FORTUNE -- It's lunch time and you want a hot, melty -- but still fresh -- submarine sandwich. It'll be crunchy, it'll be gooey, it'll be all-around delicious.
There are two restaurants whose sole purpose is to provide you with an oven toasted sandwich -- Quiznos and Potbelly. At these restaurants, you have to tell them to not stick your bread in the oven.
For this lunch, you're craving the kick of an Italian club, and both places offer a concoction of capicola, pepperoni, and salami -- the Quiznos sandwich starts at $5.99; Potbelly's at $5.90 (at least, that's how much they cost in Manhattan).
Which do you choose?
Stop thinking about it. There's really no contest. You're going to Potbelly because it has those yummy hot peppers, sometimes there's live music playing, and when you order a milkshake, they put a tiny cookie on your straw.
Perhaps it's that consumer logic that has put the two chains on such divergent courses.
On Friday, Quiznos filed for bankruptcy, listing debt of more than $500 million, according to Chapter 11 documents filed in U.S. Bankruptcy Court in Wilmington, Del. Its total network sales declined from an estimated $1.6 billion in 2008 to $716 million in 2013 -- an annualized decline of 15.5%, according to an October 2013 report from IBISWorld. In a statement, the company says it expects to continue operating in the ordinary course of business throughout its restructuring. "The Company will continue working with its franchisees in the U.S. and internationally to strengthen the brand, build momentum, and improve growth and profitability," it said. A Quiznos spokesman said on Monday that the company had no comment beyond its public statements and court filings.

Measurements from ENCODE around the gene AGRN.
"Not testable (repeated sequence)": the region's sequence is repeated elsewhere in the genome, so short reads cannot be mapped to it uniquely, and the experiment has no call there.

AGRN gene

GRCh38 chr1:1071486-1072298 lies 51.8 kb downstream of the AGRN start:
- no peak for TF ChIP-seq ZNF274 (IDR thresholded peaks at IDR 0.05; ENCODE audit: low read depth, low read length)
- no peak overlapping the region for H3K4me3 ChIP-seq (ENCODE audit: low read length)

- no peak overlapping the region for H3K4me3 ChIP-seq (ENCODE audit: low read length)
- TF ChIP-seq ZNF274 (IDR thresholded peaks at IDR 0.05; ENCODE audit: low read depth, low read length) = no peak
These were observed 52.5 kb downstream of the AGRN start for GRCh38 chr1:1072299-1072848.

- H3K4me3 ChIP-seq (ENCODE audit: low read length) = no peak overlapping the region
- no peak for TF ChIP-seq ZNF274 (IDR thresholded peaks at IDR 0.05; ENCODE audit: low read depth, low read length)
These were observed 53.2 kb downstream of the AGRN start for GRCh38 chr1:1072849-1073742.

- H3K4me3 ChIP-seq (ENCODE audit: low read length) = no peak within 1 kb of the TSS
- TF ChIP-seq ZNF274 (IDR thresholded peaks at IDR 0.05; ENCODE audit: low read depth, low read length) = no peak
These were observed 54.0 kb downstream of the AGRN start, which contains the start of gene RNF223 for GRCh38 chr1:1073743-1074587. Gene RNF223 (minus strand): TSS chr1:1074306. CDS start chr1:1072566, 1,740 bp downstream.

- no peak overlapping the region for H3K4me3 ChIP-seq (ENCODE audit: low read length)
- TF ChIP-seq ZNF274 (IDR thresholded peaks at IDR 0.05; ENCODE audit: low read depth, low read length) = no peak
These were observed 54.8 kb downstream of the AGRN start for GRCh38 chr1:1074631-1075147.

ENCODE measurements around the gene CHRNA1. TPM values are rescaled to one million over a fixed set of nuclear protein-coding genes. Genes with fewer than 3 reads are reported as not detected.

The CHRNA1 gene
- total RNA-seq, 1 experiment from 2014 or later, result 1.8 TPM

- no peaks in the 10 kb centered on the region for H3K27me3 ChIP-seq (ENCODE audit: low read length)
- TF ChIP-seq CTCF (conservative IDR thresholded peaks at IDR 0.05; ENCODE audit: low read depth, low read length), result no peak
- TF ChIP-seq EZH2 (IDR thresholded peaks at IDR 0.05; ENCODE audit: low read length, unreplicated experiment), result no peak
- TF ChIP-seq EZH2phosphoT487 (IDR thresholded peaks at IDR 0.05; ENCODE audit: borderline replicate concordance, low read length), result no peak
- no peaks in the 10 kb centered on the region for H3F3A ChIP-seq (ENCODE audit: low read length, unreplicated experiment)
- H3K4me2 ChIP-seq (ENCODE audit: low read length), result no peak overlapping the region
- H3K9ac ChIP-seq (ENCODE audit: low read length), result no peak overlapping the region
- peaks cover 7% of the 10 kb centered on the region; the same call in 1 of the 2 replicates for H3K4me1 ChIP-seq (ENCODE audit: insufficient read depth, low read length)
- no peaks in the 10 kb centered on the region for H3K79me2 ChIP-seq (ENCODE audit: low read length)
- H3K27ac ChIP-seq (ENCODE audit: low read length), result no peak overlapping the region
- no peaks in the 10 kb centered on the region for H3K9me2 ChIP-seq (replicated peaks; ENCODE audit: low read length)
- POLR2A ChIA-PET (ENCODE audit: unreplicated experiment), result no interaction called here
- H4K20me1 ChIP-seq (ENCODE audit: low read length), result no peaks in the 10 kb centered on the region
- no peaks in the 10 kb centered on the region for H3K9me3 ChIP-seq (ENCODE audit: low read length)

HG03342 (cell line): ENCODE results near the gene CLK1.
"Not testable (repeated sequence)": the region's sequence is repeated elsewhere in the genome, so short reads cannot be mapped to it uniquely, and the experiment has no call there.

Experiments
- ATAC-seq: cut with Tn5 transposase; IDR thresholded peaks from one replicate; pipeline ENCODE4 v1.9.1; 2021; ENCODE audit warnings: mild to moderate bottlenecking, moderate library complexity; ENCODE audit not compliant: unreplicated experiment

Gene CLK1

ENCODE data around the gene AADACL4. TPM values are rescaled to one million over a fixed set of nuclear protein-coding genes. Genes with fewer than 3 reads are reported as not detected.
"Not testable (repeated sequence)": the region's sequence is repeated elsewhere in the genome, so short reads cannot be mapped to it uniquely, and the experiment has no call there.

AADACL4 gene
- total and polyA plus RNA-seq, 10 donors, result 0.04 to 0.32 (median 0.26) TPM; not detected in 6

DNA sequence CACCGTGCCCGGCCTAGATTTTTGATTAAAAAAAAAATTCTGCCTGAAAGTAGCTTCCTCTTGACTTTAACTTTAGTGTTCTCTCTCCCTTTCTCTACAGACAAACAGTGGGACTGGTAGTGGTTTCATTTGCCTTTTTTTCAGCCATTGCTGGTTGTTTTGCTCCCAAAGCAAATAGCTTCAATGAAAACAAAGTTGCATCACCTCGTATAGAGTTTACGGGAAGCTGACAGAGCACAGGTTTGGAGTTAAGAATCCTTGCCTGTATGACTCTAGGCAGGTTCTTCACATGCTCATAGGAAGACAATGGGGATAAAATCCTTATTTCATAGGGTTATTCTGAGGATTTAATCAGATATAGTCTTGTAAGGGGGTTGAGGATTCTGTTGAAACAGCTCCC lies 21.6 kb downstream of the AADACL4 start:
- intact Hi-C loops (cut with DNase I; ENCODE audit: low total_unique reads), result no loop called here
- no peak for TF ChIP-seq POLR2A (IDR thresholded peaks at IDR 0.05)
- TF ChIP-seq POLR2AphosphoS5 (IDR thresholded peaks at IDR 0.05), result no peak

Potbelly (PBPB), meanwhile, went public in October and immediately more than doubled its initial trading price of $14, giving the Chicago-based chain a value of $802.5 million. Potbelly's total revenue rose 9% to $299.7 million in its latest quarterly earnings, and comparative sales rose 1.5%. In 2013, it opened 42 new locations.
The two restaurant chains offer nearly identical products: toasted subs made fresh. So how have they ended up on opposite ends of the fast-food food chain?
Sure, Quiznos is facing plenty of competition, not just from Potbelly but from the likes of Panera (PNRA), Jersey Mike's Subs, Firehouse Subs, and Jimmy John's. But there's demand to match. The sub and sandwich industry in general is thriving, according to IBISWorld. The sector grew 6.8% in 2009 despite shrinking consumer confidence, and it jumped by 2% in 2013.
"In some ways, if you look at what [Quiznos] has done, it's not immediately obvious why they wouldn't have gotten more traction," says Elizabeth Friend, senior food service analyst at Euromonitor International.
But dig a little deeper and part of Quiznos trouble seems to stem from an identity crisis. The Denver, Colo.-based chain initially built a reputation around its unique toasting technique and meatier subs. That worked, until the start of the recession, at which point Quiznos was the second-largest sub sandwich chain in the U.S., behind Subway. But in 2008, Quiznos began to compete with Subway on price, while shouldering the cost of its more expensive food, which sank the chain financially, IBISWorld says.